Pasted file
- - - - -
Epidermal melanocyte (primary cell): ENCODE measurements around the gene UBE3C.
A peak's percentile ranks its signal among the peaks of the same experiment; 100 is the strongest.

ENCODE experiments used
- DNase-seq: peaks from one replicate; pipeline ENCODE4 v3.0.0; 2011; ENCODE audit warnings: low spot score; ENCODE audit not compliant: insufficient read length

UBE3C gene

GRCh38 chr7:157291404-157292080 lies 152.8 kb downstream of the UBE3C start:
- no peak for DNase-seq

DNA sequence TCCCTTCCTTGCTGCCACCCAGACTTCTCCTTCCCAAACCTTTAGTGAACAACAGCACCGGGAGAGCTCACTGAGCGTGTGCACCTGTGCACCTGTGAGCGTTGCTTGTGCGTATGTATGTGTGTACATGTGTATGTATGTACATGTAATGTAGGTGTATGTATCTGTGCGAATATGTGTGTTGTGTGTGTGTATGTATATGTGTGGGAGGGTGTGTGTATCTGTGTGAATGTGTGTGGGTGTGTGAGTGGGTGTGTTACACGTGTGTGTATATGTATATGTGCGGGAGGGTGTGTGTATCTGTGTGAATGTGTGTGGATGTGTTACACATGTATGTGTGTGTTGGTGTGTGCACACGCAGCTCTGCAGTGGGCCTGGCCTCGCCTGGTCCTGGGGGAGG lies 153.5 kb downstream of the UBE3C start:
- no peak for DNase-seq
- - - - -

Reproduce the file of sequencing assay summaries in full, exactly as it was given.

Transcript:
Epidermal melanocyte (primary cell): ENCODE measurements around the gene UBE3C.
A peak's percentile ranks its signal among the peaks of the same experiment; 100 is the strongest.

ENCODE experiments used
- DNase-seq: peaks from one replicate; pipeline ENCODE4 v3.0.0; 2011; ENCODE audit warnings: low spot score; ENCODE audit not compliant: insufficient read length

UBE3C gene

GRCh38 chr7:157291404-157292080 lies 152.8 kb downstream of the UBE3C start:
- no peak for DNase-seq

DNA sequence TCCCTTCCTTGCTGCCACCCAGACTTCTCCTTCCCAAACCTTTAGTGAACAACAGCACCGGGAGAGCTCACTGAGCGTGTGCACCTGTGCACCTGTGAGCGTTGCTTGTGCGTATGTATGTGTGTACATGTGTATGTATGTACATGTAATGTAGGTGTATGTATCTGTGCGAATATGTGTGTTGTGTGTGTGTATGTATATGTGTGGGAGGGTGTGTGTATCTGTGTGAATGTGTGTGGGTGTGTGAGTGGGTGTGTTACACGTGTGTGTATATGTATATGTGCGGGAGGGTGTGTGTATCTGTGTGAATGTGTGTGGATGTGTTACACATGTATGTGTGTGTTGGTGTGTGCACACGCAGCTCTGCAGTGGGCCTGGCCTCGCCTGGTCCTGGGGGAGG lies 153.5 kb downstream of the UBE3C start:
- no peak for DNase-seq